series of blotches. Rim of dorsal and anal fins
whitish, but fins with dusky subdistal band.
Caudal fin dusky sometimes with a few darker
roundish marks. Pectoral fin whitish with a
darker brown mark at base and some brown
chromatophores along fin rays.
Distribution. Macrognathus lineatomaculatus is
known from the Jorai River in Western Bengal,
India, a tributary of the Sankosh, and the Rapti
River basin in Nepal.
Etymology. A combination of the Latin words
lineatus, striped, and maculatus, with blotches,
referring to its row of blotches along the dorsal-fin
base and sometimes along the middle of the body.
An adjective.
Remarks. Macrognathus lineatomaculatus has been
figured as M. aral by Roberts (1980: fig. 2b). It
differs from M. aral, however, in colour pattern
as well as number of rostral tooth plates (15-17
vs. 20-24).
306
Discussion
Among mastacembelids, species of the Macro-
gnathus aculeatus group are easily recognized by
their comparatively longer rostral tentacle that is
supported by a varying number of pairs of tooth
plates most likely representing a fragmented
premaxilla (Sufi, 1956). The first mention of this
unique character was probably by Schneider
(1801: 478) when he described Rhynchobdella ori-
entalis as having labium superius productum in
rostrum infra excavatum, plicis transversis
plurimis, carina longitudinalis divisis (upper lip
produced into a rostrum, hollowed out below,
with numerous transverse folds, divided by a
longitudinal keel). Sufi (1956) studied the details
of the structure of this unusual rostrum and
clarified that it includes a series of tooth plates
along the ventral face of the proboscis in front of
the maxilla. He concluded that this feature dis-
tinguishes Macrognathus from Mastacembelus.
Days (1878) and Sufis (1956) conclusion of a
monotypic Macrognathus was followed until
Roberts (1980) revised the genus and recognized
three species, M. aculeatus, M. aral, and M. siamen-
sis. Roberts (1986) later described a fourth species
from this species group, M. meklongensis from the
Mae Khlong River basin in Kanchanaburi, Thai-
land. A fifth species, M. morehensis (Arunkumar
& Tombi Singh, 2000) was added from the Yu
River system in Manipur, a tributary of the Chind-
win in Myanmar. Kottelat & Widjanarti (2005)
demonstrated that Fowlers Mastacembelus pauci-
spinis from Trang in Thailand is actually a sixth
valid species of the Macrognathus aculeatus group,
but because the name was preoccupied they cre-
ated the replacement name M. tapirus. And fi-
nally, Pethiyagoda et al. (2008) concluded re-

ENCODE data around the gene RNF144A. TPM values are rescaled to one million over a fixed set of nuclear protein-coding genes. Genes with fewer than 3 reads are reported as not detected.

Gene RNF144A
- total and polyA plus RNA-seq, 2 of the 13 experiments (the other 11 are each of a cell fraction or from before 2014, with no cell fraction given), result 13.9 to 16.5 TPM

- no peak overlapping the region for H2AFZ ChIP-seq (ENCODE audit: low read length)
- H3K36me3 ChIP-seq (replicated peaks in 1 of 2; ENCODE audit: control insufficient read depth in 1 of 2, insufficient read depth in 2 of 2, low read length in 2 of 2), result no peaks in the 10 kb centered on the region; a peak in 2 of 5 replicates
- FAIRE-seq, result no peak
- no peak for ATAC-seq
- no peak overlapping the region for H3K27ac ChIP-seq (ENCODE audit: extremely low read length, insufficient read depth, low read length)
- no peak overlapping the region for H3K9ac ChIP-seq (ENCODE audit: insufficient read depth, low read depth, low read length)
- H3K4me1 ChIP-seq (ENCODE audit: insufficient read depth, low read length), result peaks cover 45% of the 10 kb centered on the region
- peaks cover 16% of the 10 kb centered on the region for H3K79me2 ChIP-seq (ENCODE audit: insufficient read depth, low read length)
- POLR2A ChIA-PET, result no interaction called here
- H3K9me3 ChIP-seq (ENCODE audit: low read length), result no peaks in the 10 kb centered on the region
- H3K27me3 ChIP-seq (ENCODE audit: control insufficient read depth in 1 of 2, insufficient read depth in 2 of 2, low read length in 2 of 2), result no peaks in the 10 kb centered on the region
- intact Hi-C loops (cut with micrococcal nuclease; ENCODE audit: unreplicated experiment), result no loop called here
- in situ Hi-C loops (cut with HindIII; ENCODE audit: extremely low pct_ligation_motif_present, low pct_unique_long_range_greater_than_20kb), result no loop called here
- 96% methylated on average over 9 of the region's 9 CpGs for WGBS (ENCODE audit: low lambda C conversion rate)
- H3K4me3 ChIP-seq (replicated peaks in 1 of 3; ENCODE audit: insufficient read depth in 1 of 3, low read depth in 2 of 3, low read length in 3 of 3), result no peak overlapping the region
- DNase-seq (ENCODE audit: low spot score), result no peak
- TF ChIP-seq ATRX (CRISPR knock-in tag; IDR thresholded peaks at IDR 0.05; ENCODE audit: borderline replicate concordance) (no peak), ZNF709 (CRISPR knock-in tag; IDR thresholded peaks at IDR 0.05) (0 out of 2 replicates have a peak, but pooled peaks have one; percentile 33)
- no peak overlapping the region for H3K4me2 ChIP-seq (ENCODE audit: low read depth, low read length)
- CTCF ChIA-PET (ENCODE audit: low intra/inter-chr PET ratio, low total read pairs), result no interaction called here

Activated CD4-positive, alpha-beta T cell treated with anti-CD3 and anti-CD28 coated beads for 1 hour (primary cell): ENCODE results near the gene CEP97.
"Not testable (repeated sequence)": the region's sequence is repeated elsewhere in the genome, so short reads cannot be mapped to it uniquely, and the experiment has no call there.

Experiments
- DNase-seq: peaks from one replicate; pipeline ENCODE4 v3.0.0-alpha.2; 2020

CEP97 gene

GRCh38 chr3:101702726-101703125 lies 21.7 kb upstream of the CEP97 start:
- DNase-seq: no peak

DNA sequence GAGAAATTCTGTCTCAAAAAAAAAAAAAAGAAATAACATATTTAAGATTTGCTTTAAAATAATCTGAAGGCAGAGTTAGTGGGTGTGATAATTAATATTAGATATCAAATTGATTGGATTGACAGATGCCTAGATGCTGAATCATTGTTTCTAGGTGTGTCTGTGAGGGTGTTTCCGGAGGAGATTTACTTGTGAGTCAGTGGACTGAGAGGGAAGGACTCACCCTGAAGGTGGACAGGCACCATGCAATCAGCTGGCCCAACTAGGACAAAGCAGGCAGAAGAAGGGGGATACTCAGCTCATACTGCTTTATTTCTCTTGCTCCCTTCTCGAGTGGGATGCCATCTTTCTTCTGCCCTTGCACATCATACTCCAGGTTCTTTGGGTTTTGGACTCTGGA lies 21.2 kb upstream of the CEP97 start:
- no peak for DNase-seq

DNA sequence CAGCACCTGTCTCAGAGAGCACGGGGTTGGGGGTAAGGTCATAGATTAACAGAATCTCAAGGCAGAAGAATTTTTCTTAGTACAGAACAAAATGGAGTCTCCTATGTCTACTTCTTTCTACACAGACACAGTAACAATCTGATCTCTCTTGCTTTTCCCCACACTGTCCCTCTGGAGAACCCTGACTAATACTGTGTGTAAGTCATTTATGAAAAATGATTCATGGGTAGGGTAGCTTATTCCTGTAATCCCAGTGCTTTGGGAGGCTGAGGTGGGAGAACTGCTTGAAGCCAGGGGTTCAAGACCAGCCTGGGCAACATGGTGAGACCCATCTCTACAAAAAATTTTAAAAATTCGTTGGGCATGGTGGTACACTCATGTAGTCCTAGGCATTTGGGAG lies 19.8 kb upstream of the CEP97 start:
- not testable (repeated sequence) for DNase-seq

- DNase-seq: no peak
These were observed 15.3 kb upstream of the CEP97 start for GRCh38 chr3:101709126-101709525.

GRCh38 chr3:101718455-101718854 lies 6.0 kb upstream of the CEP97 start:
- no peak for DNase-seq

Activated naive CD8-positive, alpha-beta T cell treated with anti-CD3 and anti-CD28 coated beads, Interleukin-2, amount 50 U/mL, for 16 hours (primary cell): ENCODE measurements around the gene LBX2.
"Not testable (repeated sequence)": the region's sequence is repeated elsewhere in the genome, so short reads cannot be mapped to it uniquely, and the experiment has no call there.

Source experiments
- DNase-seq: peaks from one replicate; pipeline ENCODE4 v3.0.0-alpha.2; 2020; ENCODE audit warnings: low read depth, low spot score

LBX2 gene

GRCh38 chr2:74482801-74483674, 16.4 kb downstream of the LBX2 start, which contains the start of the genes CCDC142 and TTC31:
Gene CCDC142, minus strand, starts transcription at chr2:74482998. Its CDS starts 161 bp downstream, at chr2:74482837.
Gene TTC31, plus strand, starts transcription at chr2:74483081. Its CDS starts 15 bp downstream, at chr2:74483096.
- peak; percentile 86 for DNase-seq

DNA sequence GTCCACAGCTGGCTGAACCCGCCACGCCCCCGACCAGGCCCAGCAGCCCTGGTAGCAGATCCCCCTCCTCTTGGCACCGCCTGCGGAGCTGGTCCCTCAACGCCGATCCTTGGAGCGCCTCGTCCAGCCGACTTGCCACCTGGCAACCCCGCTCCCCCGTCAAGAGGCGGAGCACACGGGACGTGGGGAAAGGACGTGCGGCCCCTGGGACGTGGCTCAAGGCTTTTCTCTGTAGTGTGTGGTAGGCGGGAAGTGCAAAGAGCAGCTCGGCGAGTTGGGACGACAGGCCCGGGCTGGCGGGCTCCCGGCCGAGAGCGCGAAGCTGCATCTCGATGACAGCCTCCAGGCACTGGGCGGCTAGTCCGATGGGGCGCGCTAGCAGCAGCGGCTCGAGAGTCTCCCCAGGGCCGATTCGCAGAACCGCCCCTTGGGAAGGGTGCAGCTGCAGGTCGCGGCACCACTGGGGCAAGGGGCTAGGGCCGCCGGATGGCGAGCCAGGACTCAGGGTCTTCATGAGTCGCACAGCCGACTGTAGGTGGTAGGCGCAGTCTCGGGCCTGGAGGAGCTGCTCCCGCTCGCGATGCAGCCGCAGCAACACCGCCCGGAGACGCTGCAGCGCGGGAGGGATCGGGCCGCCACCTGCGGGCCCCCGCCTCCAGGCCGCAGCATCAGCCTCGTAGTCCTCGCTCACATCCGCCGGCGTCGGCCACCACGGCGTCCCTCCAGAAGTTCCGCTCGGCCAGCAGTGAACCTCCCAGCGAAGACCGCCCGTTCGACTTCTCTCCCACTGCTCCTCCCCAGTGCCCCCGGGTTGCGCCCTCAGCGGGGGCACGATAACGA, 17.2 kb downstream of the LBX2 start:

cently that the spiny eel in Sri Lanka formerly
considered M. aral, is a separate species, M. pent-
ophthalmos, which is now apparently extinct. There
have thus been seven recognized species in the
M. aculeatus group to date. The present paper
brings this figure up to 11.
Travers concept of Macrognathus. Cuvier &
Valenciennes (1832) distinguished two genera
among the Rhynchobdelles, Rhynchobdella « qui
ont le museau concave et strié en dessous [the
pairs of rostral tooth plates described in Sufi,
1956], et les trois nageoires verticales séparées »
and Mastacembelus « dont le museau est simple-
ment conique, sans stries ni concavité, et dont les
nageoires verticales sont plus ou moins complète-
ment réunies ». This distinction has been adopted
by various authors until Travers (1984a-b), how-
ever, with Macrognathus La Cepède, 1800 replac-
ing Rhynchobdella Bloch, in Schneider, 1801 as the
valid name for this genus. Travers (1984b) hy-
pothesized that eight species included until then
in the genus Mastacembelus are actually more
closely related to the species of the genus Macro-
gnathus than to other Mastacembelus species. Ac-
cordingly, he chose to add these eight species to
Macrognathus thus expanding the genus to the
effect that the series of tooth plates was not diag-
nostic of the genus anymore but only of the spe-
cies of the M. aculeatus group.
Travers (1984b) listed eight synapomorphies
(61-68) for his expanded Macrognathus, in which
he included also M. caudiocellatus. As material
studied for the species M. caudiocellatus, Travers
(1984a: 7) listed only the three syntypes and
noted that he used radiographs to study them.
No specimens of M. caudiocellatus were thus avail-
able to him for dissection and, of the eight synapo-
morphies for his expanded genus Macrognathus,
only one or two are potentially observable in
radiographs of M. caudiocellatus (64. Dorsal surface
of frontal slopes ventrolaterally; 65. Elongate
narrow neural and haemal spines, associated with
a deep body) and a third (68. 6 slender digitiform
fimbriae around rim of each anterior nostril as-
sociated with relatively long rostral appendage)
is potentially observable in alcohol specimens. I
checked the three type specimens of M. caudiocel-
latus (BMNH 18) and found the snout in all of
them bent or distorted and not preserved well
enough to be able to evaluate the structure of the
anterior nares. Newly collected alcohol specimens
of M. caudiocellatus (NRM 28481, 58401), however,
fail to confirm the presence of 6 fimbriae (finger-
like skin projections) around the rim of the ante-
rior nostril as suggested by Travers (1984b), but
rather the typical condition of most Mastacembe-
lus, with just two finger-like fimbriae and two
larger fimbrules (= skin flaps). The inclusion of
M. caudiocellatus in Macrognathus is thus not sup-
ported even in the wider sense of Travers (1984b)
and the species is placed in Mastacembelus.
Comparative material. Macrognathus aral: 25 speci-
mens, 113-193 mm SL. ZMB 1419, lectotype; India:
fluvios Tranquebarenses. – ZMB 1420, 2, paralectotypes
according to Paepke (1999). – NRM 40598, 6; India:
Western Bengal, Kolkata, New Market, Jadu Babris Fish
Britz: Macrognathus aculeatus group
307
Ichthyol. Explor. Freshwaters, Vol. 20, No. 4
Market. – NRM 40566, 5; India: Assam: Brahmaputra
River drainage: Dibrugarh Market. – NRM 40555, 4;
India: Western Bengal: Kolkata: New Market, Jadu
Babris Fish Market. – NRM 18350, 1; India: Tamil Nadu: